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ghp-import

Easily import docs to your gh-pages branch.

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GitHub Pages Import

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As part of gunicorn, Benoit Chesneau and I have been starting to look at how to host documentation. There's the obvious method of using GitHub's post-receive hook to trigger doc builds and rsync to a webserver, but we ended up wanting to try out github's hosting to make the whole interface a bit more robust.

GitHub Pages is a pretty awesome service that GitHub provides for hosting project documentation. The only thing is that it requires a gh-pages branch that is the site's document root. This means that keeping documentation sources in the branch with code is a bit difficult. And it really turns into a head scratcher for things like Sphinx that want to access documentation sources and code sources at the same time.

Then I stumbled across an interesting looking package called github-tools that looked almost like what I wanted. It was a tad complicated and more involved than I wanted but it gave me an idea. Why not just write a script that can copy a directory to the gh-pages branch of the repository. This saves me from even having to think about the branch and everything becomes magical.

This is what ghp-import was written for.

Big Fat Warning

This will DESTROY your gh-pages branch. If you love it, you'll want to take backups before playing with this. This script assumes that gh-pages is 100% derivative. You should never edit files in your gh-pages branch by hand if you're using this script because you will lose your work.

When used with a prefix, only files below the set prefix will be destroyed, limiting the above warning to just that directory and everything below it.

Usage

Usage: ghp-import [OPTIONS] DIRECTORY

Options:
  -n, --no-jekyll       Include a .nojekyll file in the branch.
  -c CNAME, --cname=CNAME
                        Write a CNAME file with the given CNAME.
  -m MESG, --message=MESG
                        The commit message to use on the target branch.
  -p, --push            Push the branch to origin/{branch} after committing.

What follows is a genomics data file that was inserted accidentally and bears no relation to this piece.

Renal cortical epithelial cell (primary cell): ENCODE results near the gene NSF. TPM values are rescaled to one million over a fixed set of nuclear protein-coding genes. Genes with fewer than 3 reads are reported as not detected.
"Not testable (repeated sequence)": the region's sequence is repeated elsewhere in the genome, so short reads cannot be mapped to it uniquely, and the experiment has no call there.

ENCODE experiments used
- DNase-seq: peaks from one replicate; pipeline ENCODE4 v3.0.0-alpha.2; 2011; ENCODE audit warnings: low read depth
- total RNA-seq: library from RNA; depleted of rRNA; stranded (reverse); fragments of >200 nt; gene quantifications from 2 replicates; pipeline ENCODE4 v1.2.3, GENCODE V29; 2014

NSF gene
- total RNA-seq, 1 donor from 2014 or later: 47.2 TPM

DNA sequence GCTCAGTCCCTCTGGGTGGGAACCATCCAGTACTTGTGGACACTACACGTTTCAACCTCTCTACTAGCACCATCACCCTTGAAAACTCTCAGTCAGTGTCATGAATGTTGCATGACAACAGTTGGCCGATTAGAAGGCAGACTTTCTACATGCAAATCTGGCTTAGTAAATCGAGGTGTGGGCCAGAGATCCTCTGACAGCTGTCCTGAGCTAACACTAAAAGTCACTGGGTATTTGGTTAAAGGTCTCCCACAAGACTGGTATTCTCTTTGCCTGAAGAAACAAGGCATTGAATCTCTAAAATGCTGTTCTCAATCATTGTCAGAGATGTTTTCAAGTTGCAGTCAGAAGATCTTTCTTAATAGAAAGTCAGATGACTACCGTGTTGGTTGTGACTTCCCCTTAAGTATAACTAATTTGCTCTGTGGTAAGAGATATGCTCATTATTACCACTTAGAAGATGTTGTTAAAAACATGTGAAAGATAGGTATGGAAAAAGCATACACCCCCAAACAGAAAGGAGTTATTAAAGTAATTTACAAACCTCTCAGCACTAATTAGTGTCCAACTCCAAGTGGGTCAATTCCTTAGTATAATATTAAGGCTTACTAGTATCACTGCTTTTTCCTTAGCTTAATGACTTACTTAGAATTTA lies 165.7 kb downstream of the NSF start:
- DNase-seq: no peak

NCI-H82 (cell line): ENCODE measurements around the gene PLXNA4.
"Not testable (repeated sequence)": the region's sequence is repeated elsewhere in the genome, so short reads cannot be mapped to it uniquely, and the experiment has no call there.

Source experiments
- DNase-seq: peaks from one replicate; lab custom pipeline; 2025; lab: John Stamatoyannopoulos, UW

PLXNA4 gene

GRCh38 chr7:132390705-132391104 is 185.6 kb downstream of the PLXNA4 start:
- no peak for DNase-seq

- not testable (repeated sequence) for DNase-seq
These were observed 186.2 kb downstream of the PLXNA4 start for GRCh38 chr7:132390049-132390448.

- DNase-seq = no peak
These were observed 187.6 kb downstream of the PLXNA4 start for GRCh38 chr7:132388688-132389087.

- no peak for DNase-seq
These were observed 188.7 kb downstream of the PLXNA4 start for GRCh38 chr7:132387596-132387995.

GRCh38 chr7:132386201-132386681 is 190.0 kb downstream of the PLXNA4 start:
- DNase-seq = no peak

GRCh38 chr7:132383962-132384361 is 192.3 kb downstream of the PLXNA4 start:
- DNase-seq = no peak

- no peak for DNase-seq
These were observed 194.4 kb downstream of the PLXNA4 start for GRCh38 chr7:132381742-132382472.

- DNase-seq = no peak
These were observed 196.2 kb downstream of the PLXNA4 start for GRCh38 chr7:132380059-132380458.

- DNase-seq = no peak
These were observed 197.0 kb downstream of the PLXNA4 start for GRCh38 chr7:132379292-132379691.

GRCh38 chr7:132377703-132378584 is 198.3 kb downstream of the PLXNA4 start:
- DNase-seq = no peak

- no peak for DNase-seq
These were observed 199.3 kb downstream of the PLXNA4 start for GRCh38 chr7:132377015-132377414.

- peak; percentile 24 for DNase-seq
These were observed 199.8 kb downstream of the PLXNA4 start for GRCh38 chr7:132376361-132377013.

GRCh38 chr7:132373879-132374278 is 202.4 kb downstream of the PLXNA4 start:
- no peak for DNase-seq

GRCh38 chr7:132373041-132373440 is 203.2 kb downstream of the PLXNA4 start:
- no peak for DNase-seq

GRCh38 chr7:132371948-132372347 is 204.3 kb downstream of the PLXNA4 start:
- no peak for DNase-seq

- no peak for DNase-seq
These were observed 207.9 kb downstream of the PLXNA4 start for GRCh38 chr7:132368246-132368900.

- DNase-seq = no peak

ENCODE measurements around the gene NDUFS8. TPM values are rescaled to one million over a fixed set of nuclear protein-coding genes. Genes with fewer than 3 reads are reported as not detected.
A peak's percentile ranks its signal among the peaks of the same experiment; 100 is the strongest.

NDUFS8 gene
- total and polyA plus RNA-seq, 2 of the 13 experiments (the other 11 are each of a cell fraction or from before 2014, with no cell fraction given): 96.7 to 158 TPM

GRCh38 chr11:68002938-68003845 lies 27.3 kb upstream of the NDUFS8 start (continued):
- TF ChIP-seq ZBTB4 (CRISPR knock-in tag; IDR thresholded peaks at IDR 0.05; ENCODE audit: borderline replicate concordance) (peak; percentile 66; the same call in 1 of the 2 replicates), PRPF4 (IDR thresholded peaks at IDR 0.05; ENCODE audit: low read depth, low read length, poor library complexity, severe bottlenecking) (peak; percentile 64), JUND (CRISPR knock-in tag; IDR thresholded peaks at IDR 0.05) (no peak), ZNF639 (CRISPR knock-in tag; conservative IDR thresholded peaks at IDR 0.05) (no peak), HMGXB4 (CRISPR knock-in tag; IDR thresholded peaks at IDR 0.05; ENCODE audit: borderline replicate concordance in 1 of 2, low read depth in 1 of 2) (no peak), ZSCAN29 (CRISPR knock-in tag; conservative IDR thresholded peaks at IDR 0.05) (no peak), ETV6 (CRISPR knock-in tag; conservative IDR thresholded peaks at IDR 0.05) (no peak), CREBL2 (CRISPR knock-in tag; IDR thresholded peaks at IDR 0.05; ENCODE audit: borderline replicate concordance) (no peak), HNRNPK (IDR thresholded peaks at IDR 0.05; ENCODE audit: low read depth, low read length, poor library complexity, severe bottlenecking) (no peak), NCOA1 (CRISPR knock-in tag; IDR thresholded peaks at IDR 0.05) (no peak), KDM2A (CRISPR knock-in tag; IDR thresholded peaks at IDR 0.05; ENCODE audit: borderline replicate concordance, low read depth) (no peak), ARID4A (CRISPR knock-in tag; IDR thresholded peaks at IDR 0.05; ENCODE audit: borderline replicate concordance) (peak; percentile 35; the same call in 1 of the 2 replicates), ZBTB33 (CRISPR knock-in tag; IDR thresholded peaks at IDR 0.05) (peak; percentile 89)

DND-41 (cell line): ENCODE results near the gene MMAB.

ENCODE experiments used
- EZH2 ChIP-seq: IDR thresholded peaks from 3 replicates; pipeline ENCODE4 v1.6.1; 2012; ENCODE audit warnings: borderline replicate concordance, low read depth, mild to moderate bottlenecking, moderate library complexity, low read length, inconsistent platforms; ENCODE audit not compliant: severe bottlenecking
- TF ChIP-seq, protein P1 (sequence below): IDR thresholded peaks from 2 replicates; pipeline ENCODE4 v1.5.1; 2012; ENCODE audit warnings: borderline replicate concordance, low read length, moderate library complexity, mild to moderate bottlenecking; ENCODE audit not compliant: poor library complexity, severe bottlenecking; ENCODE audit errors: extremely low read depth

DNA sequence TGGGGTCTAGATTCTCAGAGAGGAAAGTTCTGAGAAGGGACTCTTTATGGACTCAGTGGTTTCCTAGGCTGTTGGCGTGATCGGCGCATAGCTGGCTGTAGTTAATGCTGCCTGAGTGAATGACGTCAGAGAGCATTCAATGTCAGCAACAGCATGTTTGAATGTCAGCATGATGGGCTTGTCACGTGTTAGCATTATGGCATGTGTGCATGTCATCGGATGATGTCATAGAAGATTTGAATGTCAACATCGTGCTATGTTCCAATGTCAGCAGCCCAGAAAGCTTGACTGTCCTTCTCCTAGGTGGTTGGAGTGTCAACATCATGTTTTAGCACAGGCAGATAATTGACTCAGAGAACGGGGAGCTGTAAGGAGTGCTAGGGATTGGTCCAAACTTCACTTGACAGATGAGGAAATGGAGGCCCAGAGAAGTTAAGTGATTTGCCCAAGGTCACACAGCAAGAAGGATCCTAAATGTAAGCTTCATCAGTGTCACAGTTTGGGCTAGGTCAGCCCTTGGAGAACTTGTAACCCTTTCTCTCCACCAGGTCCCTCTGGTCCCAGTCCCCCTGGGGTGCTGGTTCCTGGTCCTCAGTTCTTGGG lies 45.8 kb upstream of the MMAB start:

-x PREFIX, --prefix=PREFIX
                        The prefix to add to each file that gets pushed to the
                        remote. Only files below this prefix will be cleared
                        out. [none]
  -f, --force           Force the push to the repository.
  -o, --no-history      Force new commit without parent history.
  -r REMOTE, --remote=REMOTE
                        The name of the remote to push to. [origin]
  -b BRANCH, --branch=BRANCH
                        Name of the branch to write to. [gh-pages]
  -s, --shell           Use the shell when invoking Git. [False]
  -l, --follow-links    Follow symlinks when adding files. [False]
  -h, --help            show this help message and exit

Its pretty simple. Inside your repository just run ghp-import $DOCS_DIR where $DOCS_DIR is the path to the built documentation. This will write a commit to your gh-pages branch with the current documents in it.

If you specify -p it will also attempt to push the gh-pages branch to GitHub. By default it'll just run git push origin gh-pages. You can specify a different remote using the -r flag.

The -o option will discard any previous history and ensure that only a single commit is always pushed to the gh-pages branch. This is useful to avoid bloating the repository size and is highly recommended.

You can specify a different branch with -b. This is useful for user and organization page, which are served from the master branch.

Some Windows users report needing to pass Git commands through the shell which can be accomplished by passing -s.

The -l option will cause the import to follow symlinks for users that have odd configurations that include symlinking outside of their documentation directory.

Python Usage

You can also call ghp_import directly from your Python code as a library. The library has one public function ghp_import.ghp_import, which accepts the following arguments:

  • srcdir: The path to the built documentation (required).
  • remote: The name of the remote to push to. Default: origin.
  • branch: Name of the branch to write to. Default: gh-pages.
  • mesg: The commit message to use on the target branch. Default: Update documentation.
  • push: Push the branch to {remote}/{branch} after committing. Default: False.
  • prefix: The prefix to add to each file that gets pushed to the remote. Default: None.
  • force: Force the push to the repository. Default: False.
  • no_history: Force new commit without parent history. Default: False.
  • use_shell: Default: Use the shell when invoking Git. False.
  • followlinks: Follow symlinks when adding files. Default: False.
  • cname: Write a CNAME file with the given CNAME. Default: None.
  • nojekyll: Include a .nojekyll file in the branch. Default: False.

With Python's current working directory (cwd) inside your repository, do the following:

from ghp_import import ghp_import
ghp_import('docs', push=True, cname='example.com')

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